#### 2. Literature Review

Pioneering theoretical works related to TTR problem were first carried out by Carey’s group [11–13]. They eliminated the distribution and propagation of the train delay by using the sequential solution procedures. Törnquist and Persson [14] presented a Mixed Integer Programming (MIP) model that took into account the reordering and rerouting of trains. D’Ariano et al. [15] computed a conflict-free train timetable compatible with the actual status of the railway network and proposed a branch-and-bound algorithm for minimizing the global secondary delay. Khan and Zhou [16] developed a stochastic optimization formulation with the purpose of minimizing the total trip time in a published timetable and reducing the expected schedule delay. Cacchiani and Toth [17] classified approaches of timetable rescheduling into six categories: stochastic optimization [18], light robustness [19], recovery robustness [20], delay management [21], bicriteria and Lagrangian-based approaches [22] and meta-heuristics [23]. Dündar and Sahin [24] developed a Genetic Algorithm (GA) to reschedule the trains on a single track railway line in Turkey and determined the meets and passes of the trains in the opposite direction. They designed benchmarking experiments among an Artificial Neural Network (ANN), a MIP model and two kinds of GA. They also validated that GA outperforms the other methods. Šemrov et al. [25] used a rescheduling method based on reinforcement learning, more specifically Q-learning, on a real-world railway network in Slovenia. They illustrated that Q-learning leaded to rescheduling solutions that were at least equivalent and often superior to the simple First-In-First-Out (FIFO) method and the random walk method. Xu et al. [7] proposed a Mixed-Integer Linear Program (MILP) model for the quasi-moving block signaling system to reduce the final delay and to solve a real-world instance in China. They optimized traffic in transition from a disordered condition to a normal condition and analyzed delays in different transition phases. Ortega et al. [4] proposed a biobjective optimization method for timetable rescheduling during the end-of-service period of a subway, in order to minimize the total transfer waiting time for all transfer passengers and the deviation from the scheduled timetable.

Albrecht and Oettich [26] first discussed EETT problem. They used a Dynamic Programming (DP) to calculate the optimal timetable. The quality criteria of the multiobjective optimization function were the overall waiting time and the energy consumption. Albrecht [27] considered to change the additional running time to the synchronize acceleration and the regenerative braking in order to minimize total energy consumption and power peaks. It was the first to study EETT with the regenerative braking. Yang et al. [28] first described EETT problem in a mathematical programming mode and solved this problem by maximizing time overlaps of nearby accelerating and braking trains. Sun et al. [29] developed a bi-objective timetable optimization model to minimize the total passenger waiting time and energy consumption.

#### 3. Formulation of Model for Metro Network

In this section, three models are formulated: a control model, a timetable model, and an energy model, all of which are used to describe the operation process for a metro network. For the single-train control model, state variables of trains, such as the position and the speed, are formulated. For the timetable model, the departure time and the arrival time for each single train are calculated. For the energy model, energy exchange among trains running in the same network is formulated.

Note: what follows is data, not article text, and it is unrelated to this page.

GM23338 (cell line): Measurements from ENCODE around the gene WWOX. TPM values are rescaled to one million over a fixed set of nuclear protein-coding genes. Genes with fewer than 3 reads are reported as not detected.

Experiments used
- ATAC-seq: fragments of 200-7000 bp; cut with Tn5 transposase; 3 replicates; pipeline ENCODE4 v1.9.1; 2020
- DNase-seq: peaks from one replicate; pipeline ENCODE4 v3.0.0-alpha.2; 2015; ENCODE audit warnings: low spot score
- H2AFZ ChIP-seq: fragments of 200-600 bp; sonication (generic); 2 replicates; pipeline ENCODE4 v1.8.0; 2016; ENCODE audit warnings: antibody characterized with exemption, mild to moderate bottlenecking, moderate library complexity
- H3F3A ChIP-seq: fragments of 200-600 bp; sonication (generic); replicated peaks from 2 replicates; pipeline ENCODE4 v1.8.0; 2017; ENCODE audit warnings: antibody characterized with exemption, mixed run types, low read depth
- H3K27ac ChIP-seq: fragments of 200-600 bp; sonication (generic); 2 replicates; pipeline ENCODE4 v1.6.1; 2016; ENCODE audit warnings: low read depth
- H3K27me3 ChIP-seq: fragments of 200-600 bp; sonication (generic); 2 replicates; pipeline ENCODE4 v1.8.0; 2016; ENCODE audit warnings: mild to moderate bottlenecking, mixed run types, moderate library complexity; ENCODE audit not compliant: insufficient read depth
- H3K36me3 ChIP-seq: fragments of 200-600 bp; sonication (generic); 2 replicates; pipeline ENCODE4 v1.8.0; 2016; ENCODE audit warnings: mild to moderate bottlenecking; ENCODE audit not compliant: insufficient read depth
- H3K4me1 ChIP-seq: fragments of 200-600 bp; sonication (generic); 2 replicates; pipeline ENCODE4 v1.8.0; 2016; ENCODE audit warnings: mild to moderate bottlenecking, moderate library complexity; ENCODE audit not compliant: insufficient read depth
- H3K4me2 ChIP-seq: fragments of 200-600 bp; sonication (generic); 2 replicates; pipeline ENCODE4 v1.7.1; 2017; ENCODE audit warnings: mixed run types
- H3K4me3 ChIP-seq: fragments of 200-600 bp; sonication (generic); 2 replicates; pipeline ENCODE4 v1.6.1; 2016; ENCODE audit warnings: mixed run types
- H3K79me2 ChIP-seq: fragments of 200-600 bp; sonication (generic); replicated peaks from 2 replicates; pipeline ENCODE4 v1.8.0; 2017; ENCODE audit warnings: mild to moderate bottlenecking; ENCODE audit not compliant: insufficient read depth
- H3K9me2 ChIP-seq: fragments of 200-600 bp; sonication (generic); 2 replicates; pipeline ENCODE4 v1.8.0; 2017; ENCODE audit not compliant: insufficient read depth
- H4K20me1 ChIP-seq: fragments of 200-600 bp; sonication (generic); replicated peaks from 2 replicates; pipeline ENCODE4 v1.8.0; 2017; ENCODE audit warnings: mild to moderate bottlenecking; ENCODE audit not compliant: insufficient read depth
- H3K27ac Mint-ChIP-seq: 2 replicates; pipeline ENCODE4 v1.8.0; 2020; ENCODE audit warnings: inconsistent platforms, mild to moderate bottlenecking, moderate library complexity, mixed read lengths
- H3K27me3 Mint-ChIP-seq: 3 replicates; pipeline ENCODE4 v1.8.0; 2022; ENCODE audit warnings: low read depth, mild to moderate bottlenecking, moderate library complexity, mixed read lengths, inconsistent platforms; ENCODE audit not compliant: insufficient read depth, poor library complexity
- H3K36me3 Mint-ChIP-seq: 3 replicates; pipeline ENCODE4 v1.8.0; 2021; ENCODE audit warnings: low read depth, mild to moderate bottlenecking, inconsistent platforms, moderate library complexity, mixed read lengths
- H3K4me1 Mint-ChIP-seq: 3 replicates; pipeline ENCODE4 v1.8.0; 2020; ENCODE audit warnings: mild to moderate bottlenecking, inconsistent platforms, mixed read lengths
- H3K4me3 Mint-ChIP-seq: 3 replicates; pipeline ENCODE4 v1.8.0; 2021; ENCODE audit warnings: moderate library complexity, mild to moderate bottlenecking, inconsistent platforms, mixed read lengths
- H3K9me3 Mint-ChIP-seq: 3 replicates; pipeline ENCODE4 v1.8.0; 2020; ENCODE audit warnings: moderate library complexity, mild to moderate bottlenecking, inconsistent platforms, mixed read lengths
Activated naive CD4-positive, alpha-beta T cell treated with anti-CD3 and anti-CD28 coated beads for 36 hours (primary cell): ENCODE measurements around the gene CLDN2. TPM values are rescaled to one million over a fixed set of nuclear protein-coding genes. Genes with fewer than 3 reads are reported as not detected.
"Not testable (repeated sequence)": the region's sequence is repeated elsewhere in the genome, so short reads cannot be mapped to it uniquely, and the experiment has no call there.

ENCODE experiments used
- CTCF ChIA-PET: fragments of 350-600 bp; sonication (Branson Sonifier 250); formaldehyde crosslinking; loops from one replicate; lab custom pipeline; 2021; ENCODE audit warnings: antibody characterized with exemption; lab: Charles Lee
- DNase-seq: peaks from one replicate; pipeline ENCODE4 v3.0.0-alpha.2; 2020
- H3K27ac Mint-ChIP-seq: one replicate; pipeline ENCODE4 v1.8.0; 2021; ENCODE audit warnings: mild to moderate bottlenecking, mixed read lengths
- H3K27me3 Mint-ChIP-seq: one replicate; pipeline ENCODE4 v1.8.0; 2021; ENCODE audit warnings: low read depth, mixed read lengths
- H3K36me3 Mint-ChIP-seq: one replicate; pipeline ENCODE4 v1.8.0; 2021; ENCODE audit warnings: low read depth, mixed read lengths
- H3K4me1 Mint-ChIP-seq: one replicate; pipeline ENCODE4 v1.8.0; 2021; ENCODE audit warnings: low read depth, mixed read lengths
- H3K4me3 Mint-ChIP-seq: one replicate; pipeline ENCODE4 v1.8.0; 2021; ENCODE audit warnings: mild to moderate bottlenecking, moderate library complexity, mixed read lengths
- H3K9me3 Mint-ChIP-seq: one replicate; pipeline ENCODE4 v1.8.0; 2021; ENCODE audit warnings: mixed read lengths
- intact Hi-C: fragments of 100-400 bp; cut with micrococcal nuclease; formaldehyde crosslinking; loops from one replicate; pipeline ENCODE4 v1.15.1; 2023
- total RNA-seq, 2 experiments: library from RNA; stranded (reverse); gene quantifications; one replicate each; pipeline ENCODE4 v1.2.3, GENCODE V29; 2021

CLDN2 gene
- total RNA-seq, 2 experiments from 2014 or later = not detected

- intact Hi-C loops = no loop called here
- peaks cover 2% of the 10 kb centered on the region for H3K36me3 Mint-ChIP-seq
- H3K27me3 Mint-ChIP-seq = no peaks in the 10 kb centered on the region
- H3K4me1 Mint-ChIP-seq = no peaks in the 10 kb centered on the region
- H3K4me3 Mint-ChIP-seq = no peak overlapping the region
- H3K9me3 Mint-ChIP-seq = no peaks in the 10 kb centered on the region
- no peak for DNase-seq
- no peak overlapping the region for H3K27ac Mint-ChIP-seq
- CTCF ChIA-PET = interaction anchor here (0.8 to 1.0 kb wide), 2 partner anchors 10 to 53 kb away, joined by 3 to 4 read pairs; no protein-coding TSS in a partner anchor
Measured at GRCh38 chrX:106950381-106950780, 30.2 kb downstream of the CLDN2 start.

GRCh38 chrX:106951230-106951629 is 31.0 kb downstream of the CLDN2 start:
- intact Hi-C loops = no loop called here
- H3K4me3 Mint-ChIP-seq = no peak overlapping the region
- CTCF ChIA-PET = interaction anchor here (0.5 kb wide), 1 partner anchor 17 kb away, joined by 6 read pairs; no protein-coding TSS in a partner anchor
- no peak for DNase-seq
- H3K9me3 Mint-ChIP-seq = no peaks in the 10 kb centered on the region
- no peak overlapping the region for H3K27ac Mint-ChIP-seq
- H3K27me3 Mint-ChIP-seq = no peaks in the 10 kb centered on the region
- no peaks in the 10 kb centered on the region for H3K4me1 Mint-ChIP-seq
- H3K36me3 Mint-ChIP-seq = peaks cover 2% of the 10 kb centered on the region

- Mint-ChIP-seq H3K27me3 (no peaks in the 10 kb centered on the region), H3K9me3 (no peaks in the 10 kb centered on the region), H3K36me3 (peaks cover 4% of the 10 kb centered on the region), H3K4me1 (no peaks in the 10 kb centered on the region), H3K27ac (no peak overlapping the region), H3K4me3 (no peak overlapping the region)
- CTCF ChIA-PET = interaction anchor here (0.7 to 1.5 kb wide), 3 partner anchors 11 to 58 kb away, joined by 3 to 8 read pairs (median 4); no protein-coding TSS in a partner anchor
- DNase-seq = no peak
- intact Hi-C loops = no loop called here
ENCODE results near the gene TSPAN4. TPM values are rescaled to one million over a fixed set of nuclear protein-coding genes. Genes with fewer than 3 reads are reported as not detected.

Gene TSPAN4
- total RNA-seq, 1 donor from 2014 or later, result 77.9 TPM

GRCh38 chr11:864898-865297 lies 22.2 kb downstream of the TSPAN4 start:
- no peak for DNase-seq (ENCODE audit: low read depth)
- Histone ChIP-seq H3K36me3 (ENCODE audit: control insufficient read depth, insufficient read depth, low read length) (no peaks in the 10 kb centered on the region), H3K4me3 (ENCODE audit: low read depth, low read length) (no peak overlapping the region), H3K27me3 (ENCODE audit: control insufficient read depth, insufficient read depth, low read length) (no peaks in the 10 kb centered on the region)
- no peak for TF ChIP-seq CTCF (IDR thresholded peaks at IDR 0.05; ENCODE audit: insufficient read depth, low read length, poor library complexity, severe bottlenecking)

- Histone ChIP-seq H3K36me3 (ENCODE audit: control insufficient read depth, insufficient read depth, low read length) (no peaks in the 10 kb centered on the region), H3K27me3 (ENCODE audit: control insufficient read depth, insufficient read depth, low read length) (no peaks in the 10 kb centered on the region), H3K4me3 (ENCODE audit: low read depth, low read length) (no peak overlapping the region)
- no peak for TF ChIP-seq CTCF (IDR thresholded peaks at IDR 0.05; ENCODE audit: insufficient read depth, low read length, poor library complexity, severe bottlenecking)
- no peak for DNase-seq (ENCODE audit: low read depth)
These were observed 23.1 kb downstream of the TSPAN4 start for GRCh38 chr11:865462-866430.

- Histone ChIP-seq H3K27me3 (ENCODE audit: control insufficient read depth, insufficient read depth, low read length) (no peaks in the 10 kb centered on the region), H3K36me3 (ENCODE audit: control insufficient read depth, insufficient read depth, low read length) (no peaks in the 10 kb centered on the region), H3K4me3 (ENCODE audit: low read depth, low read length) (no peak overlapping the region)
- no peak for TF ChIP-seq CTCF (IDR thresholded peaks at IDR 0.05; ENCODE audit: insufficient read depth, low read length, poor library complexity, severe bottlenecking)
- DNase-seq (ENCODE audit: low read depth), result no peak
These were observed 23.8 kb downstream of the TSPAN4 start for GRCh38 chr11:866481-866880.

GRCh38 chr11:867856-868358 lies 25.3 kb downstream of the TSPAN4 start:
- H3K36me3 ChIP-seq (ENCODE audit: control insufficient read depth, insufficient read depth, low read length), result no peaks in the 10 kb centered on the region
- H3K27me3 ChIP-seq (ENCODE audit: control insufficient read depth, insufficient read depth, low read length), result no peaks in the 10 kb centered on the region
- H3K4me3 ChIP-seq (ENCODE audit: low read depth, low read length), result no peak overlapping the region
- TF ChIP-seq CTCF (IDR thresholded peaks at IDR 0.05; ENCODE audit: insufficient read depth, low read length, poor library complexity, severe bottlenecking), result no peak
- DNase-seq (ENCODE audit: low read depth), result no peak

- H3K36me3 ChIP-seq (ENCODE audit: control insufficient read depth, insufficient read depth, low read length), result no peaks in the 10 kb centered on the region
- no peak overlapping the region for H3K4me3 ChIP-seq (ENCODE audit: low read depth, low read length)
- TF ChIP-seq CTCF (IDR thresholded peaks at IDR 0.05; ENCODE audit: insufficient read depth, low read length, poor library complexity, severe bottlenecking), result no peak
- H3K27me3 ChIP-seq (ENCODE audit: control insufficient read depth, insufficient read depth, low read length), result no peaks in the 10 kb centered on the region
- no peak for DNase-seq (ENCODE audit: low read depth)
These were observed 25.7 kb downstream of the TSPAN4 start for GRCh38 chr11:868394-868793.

##### 3.1. Parameter and Variable

The notation system which includes parameters and variables, is presented as follows:

: conversion efficiency of the train traction system (from electricity to mechanical energy). : conversion efficiency of the train braking system (from mechanical energy to electrical energy). : feedback coefficient on braking energy. : total number of trains in the metro network. : total number of stations. : index for train, . : index for station, . : dwell time of train at station . : departure instants of train at station . : headway of train . : interstation running time of train running from station to station . : total travel time. , constant traction force in the constant force accelerating phase. : constant braking force in the constant force braking phase. : speed in switching point (from the constant force accelerating phase to the constant power accelerating phase). : speed in switching point (from the constant power braking phase to the constant force braking phase). : cruising speed of train running from station to station . : the maximum speed limit between stations. : the pull-in speed limit and the pull-out speed limit. : spacing of the section . : current position of train . : current time of train . : current driving speed of train . : traction or braking force per unit mass of train . : resistance per unit mass. : gravity per unit mass.##### 3.2. Assumptions

(i) The network in the model has narrow spacing (for example Shanghai Metro Line 1). Trains drive in each section in a sequence of accelerating-cruising-braking, without the repeated accelerating and braking.(ii) The adjacent trains run with enough spacing, so we do not consider the blocking conflict during operation.(iii)The disturbances are small enough which will not lead to network disruption.(iv) Only one disturbance happens during a complete test procedure from the first train’s departure to the last train’s arrival.(v)The disturbances will not happen at the starting station.##### 3.3. Control Model for a Single Train

When driving a train from to , according to Newton’s Second Law, the motion equations are

where for and . In Equation (2), meets Davis’s Equation [30]

where , and are constant parameters. represents the gravity per unit mass, which is a piecewise linear function. represents the force per unit mass or acceleration. We assume that is positive in the acceleration phase and negative in the braking phase. Figure 1 shows the bound curves of , where is the lower bound and is the upper bound.